Lazer LifeBeam Helmet$220 1 of 11
Heart rate monitors are a great way to keep an eye on your pace during a long, hard day on the bike. The problem, though, is those awfully uncomfortable heart rate straps. Lifebeam has partnered with Lazer to solve this problem by combining an ANT+/BLE* heart rate monitor into the Genius helmet, eliminating the need to wear a strap. While it does increase the weight of the helmet an extra 150 grams, it wasn't noticeable on the bike.
You'll also need to charge the helmet every week or so since the battery only lasts about 15 hours. We found the extra work to be well worth the effort, as the heart rate sensor in the forehead of the LifeBeam is not only accurate, but just as comfortable as wearing a normal helmet. And because of the ANT+/BLE capabilities, it works with just about any sports Bluetooth device on the market and allows you to upload your data straight to MapMyRide, Strava or Garmin Connect as you workout.
*ANT+/BLE is the technology that allows wireless devices to communicate with each other.
Sugoi RSE KitJersey $200/Bibshorts $230 2 of 11
The right jersey and shorts can make a big difference to your overall comfort and speed over the course of 100 miles. The RSE from Sugoi is a good choice for century rides, especially as the weather starts to warm up. The fit is tight through the torso and arms for increased aerodynamics, which will help you shave seconds for every mile you pedal. The construction is high quality, featuring flatlock seams that reduce irritation, Revoflex mesh on the shoulders and underarms, and paneling along the back to keep you cool.
The FXE chamois is excellent at wicking away moisture on hot days, and the lack of inseam and bulk made this model comfortable during hard efforts. The silicone panels in the legs of the bibs replaces more traditional elastic that's often used in cycling shorts, which we felt improved comfort during the pedaling motion.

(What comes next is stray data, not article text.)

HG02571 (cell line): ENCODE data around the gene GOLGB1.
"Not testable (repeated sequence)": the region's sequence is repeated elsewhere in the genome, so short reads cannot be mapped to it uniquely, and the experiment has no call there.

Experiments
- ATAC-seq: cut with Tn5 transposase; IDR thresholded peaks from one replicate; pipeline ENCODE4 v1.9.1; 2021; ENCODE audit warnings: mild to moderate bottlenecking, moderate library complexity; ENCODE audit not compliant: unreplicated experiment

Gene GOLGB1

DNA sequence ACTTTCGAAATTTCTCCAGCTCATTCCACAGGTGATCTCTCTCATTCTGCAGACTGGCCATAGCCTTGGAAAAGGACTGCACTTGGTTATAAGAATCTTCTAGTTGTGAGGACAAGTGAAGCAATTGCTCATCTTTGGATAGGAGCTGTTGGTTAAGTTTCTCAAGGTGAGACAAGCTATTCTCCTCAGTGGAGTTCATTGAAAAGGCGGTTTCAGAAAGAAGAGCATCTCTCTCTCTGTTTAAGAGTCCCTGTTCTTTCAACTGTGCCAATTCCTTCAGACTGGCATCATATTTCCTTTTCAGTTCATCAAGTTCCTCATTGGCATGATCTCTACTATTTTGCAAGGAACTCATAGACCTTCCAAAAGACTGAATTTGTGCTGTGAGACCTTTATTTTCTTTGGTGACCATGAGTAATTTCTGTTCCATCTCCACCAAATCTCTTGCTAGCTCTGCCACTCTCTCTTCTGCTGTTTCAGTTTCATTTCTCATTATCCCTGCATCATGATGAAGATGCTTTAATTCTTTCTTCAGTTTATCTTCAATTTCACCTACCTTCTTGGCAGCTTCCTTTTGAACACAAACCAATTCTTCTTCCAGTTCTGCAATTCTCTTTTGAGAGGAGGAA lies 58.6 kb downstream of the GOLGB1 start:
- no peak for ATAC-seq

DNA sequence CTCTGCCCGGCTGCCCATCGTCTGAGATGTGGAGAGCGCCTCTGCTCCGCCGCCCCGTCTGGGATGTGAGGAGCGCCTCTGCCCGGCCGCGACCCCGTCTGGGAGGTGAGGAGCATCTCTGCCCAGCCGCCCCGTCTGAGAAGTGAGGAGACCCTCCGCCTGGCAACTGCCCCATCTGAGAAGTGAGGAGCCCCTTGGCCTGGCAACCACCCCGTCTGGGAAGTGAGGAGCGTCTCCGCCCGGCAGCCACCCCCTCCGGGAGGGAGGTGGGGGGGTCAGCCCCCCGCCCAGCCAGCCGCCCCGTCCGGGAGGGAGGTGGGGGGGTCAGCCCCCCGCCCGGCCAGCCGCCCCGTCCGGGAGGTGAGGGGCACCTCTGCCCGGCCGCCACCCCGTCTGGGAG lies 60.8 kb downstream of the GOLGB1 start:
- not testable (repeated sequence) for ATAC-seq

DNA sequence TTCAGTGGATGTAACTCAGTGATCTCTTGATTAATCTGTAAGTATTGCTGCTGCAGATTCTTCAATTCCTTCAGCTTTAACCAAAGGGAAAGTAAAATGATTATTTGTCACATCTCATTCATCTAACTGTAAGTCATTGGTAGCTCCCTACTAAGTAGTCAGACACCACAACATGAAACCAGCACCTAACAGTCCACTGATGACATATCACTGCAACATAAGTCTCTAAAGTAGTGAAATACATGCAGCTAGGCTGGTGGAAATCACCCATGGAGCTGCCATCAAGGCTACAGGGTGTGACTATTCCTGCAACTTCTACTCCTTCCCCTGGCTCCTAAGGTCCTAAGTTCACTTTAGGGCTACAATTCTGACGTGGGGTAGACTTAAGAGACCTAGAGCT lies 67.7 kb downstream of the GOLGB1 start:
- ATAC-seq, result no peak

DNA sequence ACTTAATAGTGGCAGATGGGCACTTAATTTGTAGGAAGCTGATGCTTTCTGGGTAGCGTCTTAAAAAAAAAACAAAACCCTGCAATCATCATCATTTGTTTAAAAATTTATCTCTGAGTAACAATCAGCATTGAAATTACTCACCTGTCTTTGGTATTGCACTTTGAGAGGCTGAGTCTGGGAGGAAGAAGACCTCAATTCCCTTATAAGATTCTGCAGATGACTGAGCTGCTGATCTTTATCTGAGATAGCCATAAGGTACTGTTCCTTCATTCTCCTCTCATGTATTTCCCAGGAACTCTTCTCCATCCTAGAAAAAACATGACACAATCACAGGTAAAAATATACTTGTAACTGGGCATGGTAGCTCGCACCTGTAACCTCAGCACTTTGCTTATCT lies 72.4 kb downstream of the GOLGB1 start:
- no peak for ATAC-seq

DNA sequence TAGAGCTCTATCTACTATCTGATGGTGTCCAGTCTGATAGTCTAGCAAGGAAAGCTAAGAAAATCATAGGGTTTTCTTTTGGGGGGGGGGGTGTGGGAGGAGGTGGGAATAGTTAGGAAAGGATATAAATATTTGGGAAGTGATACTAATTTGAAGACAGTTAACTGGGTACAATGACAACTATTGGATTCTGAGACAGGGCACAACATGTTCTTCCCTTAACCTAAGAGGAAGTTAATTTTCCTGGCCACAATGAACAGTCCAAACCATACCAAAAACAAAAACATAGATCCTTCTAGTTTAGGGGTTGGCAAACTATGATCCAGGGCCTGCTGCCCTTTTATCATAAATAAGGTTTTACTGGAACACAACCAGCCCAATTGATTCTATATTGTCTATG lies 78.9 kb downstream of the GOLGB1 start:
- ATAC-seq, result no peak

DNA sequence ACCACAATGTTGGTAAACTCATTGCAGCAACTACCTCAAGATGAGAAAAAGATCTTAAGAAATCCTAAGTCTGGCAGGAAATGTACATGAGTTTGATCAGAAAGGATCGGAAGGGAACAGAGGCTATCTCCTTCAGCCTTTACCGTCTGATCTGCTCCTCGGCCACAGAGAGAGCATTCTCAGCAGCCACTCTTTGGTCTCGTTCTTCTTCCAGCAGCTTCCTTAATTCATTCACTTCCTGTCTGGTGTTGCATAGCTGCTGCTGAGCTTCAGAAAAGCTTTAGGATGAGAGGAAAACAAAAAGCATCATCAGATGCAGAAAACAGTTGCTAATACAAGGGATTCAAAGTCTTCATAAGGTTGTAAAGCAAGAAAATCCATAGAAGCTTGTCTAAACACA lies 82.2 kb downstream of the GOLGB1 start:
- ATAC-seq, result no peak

Assos Chamois Cream$20 3 of 11
This one is an old trick from the pros. To avoid saddle sores, a good chamois cream is a must. This one from Assos reduces friction and keeps your skin cool beneath all that hot Lycra. It also contains anti-inflammatory and antibacterial properties that keep your chamois clean and comfortable while you sweat.
Oakley JawBreaker Mark Cavendish Edition$240 4 of 11
The new JawBreaker from Oakley was designed with input from pro cyclist Mark Cavendish—someone who should know a thing or two about cycling long distances. While the JawBreaker might appear to be a throwback to the '80s style Oakley Eyeshade, it's not just a fashion statement. The six air vents help to prevent fogging on hot days, and the oversized lens provides more coverage and protection than any other cycling sunglass we've tested. What you'll notice with most cycling glasses is the limited visibility when you're bent over in the drops, which is why the Jawbreaker is so tall—the frame never comes into your field of vision. They're also really light, and the Road Prizm lens provide about as good of clarity as you'll find in any pair of shades.
Lizard Skins DSP 3.2 Bar Tape$44 5 of 11
While this bar tape is one of the more expensive options, it's worth every penny. Not only does it last twice as long as other bar tapes we've tried, it's also considerably more comfortable over rough roads due to its 3.2 mm thickness. And since most of the roads you'll ride on during a century are anything but perfectly smooth, your hands and arms will appreciate how much road vibration the DSP manages to soak up.